It was a Sunday night, quiet in the house, and I sat on the sofa with a hefty issue of Copy—billed as “the world’s first AI-powered fashion magazine” by its creator Carl-Axel Wahlstrӧm. The more I flipped the more unsettled I became. I knew the “models” were composites, but they look like real people; plus they had real sounding names, as did the brands. Had I missed out on something? I was desperate to find a breadcrumb, something that would help me make sense of it all.
“I’m too fabulous to fit in a budget,” a pull quote from a story on young rich Hamptonites, induced a deep eye roll, but another, from a beauty story, “Say goodbye to emotions, wrinkles, and individuality,” made me wonder just what Wahlstrӧm’s objective was. Was I to buy into this world of hyper-perfection where fashion was not just flat and banal, but reduced to stereotypes?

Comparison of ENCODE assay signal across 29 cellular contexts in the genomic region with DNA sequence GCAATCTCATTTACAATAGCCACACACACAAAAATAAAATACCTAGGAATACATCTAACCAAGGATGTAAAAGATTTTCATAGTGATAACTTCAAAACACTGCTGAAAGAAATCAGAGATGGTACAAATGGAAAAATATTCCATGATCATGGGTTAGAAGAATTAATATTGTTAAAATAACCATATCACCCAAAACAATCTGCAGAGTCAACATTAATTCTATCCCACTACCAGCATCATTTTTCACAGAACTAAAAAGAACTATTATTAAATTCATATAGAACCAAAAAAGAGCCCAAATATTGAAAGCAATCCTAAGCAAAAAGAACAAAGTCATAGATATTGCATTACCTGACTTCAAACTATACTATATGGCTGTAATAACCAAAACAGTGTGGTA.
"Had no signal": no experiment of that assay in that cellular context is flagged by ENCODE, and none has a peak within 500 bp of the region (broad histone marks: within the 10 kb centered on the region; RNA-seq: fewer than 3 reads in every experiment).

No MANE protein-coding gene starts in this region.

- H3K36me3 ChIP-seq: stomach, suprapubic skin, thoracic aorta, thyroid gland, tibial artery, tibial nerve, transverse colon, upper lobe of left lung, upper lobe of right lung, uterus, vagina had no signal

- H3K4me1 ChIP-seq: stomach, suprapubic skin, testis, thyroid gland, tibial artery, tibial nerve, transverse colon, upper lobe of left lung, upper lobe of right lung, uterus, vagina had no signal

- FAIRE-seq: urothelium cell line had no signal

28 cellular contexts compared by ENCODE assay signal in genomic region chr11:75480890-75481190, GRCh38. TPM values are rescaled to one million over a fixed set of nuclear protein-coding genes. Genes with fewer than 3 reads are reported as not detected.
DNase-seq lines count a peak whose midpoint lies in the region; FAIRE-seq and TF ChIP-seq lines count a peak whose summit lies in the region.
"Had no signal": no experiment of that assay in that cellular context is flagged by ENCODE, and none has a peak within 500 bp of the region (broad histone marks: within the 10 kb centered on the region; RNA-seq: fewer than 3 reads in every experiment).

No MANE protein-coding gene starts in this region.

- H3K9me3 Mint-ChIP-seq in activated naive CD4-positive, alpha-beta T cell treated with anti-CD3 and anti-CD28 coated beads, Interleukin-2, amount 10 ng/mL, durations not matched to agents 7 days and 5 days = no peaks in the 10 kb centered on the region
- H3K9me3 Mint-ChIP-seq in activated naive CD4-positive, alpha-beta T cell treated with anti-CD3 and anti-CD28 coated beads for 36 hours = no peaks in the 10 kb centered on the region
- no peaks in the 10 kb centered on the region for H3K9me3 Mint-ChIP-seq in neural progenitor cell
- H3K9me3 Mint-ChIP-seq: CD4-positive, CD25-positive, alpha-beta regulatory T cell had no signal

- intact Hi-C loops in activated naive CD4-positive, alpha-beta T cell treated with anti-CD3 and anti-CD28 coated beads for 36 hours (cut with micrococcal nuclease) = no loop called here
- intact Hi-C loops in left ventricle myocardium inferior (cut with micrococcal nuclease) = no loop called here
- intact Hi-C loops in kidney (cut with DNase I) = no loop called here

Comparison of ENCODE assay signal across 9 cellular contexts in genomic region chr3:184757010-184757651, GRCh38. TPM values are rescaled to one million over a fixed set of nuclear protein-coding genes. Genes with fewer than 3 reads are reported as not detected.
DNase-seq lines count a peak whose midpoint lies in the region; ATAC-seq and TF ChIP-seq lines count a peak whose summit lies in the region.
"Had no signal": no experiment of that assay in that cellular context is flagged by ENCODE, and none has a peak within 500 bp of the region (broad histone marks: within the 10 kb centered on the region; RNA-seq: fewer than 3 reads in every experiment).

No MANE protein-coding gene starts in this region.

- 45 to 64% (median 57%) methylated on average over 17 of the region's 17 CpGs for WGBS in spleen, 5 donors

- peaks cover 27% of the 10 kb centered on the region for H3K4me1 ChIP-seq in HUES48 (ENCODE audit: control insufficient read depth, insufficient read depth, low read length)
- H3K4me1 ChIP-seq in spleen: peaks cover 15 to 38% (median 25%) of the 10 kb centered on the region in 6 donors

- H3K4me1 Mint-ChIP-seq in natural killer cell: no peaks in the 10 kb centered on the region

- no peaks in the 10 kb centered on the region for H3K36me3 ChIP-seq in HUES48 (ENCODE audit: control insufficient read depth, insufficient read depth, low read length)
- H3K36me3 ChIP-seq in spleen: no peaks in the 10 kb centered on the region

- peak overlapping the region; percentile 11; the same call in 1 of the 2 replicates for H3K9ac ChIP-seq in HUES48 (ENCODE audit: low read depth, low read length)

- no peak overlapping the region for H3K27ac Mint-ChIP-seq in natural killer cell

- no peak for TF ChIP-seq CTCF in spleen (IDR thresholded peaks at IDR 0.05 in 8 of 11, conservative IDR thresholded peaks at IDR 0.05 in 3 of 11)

AI-generated image from a fictional Paris fashion show in Copy. Photo: Courtesy of Copy Magazine
That feeling of disorientation was intentional, said Wahlstrӧm on a call from Stockholm, his homebase. A 41-year-old Swede, Wahlstrӧm holds a degree in marketing communication. After entering the workforce, he gravitated towards fashion, launching a magazine called Fashion Tale in 2008 that he published through 2012. I have a back issue that is all fashion illustrations. It seems fair to categorize it as an alt publication, and one that was more interested in ideation than the pursuit of luxury. Much of Wahlstrӧm’s career has been working with fast fashion. Being Swedish, he’s worked with local brands including H&M, & Other Stories, Gant, and Björn Borg. It’s not just a matter of opportunity, but inclination, and something that he’s exploring in Copy as well.